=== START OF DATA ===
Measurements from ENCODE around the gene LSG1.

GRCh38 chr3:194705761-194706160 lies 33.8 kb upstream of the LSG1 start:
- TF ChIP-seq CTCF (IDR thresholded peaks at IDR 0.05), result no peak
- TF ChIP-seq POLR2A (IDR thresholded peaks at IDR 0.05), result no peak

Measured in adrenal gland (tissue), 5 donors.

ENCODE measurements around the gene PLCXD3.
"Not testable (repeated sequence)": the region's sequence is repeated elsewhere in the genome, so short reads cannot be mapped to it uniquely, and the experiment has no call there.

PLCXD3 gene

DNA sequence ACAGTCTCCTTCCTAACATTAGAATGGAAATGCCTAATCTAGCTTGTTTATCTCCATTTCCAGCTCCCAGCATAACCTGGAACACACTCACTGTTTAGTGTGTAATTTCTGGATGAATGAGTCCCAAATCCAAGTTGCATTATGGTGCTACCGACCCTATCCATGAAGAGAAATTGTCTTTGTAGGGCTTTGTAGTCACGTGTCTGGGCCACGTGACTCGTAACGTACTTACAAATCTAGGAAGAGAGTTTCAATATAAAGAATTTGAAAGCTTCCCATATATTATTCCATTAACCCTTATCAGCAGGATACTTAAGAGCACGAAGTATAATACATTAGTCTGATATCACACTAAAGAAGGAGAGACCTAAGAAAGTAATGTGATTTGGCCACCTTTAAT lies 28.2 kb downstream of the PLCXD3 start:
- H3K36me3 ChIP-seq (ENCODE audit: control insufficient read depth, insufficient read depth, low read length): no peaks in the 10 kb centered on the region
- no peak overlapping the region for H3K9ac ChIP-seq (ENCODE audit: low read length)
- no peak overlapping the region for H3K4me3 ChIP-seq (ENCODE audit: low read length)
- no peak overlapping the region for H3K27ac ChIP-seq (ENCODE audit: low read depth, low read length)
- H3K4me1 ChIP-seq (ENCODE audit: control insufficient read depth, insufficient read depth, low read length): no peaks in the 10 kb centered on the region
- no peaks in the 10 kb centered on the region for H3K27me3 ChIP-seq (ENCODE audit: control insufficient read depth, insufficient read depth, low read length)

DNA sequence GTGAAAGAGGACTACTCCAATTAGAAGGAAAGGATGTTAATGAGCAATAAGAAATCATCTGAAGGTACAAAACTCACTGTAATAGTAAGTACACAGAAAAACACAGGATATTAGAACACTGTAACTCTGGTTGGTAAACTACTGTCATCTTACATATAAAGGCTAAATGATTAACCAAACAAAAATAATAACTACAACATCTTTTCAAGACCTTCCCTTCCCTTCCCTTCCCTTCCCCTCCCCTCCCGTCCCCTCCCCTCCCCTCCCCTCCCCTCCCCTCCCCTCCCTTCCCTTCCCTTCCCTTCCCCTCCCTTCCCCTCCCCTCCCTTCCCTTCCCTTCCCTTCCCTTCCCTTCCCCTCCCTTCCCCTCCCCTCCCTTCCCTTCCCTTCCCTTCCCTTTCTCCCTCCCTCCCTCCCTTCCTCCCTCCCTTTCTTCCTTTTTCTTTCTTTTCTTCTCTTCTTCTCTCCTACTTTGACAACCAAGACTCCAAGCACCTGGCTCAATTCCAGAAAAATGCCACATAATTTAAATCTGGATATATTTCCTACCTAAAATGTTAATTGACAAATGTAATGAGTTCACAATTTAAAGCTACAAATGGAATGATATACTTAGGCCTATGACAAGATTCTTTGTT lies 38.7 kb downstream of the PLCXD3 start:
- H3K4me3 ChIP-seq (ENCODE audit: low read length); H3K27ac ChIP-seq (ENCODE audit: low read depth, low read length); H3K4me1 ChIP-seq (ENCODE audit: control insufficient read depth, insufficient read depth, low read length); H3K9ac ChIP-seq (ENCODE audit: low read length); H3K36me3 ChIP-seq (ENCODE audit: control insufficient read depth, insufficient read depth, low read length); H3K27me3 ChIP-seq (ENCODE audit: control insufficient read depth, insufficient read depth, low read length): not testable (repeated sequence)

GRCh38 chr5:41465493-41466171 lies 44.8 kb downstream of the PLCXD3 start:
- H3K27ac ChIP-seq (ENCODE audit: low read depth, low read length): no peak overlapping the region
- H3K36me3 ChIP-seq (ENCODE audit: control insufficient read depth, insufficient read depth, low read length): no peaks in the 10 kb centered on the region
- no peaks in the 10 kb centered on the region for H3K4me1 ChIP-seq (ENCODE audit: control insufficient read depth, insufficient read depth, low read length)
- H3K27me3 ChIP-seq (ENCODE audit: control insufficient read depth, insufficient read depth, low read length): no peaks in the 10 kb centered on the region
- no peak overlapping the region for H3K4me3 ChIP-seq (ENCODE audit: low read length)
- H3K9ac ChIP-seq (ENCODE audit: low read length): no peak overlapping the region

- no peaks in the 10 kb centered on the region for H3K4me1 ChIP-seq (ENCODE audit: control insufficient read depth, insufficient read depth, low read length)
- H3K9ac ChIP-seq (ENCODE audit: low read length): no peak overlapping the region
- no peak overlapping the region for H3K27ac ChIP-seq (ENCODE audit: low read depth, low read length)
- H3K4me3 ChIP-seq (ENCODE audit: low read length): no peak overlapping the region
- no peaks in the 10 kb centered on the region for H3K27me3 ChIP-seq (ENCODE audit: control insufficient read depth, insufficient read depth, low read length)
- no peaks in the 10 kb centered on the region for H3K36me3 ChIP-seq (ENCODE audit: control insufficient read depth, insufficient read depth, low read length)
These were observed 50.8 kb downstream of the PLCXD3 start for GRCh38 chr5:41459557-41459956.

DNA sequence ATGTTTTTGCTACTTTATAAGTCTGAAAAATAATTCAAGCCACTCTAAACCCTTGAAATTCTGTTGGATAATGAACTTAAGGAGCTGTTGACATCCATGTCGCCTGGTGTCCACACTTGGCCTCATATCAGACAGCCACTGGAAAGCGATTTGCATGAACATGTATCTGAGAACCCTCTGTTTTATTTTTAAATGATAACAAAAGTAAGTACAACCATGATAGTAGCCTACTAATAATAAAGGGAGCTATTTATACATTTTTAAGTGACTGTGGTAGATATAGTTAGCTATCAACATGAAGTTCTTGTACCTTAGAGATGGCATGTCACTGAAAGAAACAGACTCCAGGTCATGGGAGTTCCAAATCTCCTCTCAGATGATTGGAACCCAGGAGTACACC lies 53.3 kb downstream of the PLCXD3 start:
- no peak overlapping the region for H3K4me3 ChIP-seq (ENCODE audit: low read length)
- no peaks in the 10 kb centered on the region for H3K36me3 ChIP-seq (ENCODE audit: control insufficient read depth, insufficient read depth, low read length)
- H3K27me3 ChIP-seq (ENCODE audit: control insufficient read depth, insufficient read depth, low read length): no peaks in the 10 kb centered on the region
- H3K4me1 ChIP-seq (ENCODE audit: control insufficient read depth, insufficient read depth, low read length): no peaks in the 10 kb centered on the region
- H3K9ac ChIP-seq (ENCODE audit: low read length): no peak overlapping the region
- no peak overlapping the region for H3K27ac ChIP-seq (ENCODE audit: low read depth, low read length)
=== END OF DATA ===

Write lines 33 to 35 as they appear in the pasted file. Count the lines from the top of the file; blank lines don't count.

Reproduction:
- no peak overlapping the region for H3K4me3 ChIP-seq (ENCODE audit: low read length)
- no peaks in the 10 kb centered on the region for H3K36me3 ChIP-seq (ENCODE audit: control insufficient read depth, insufficient read depth, low read length)
- H3K27me3 ChIP-seq (ENCODE audit: control insufficient read depth, insufficient read depth, low read length): no peaks in the 10 kb centered on the region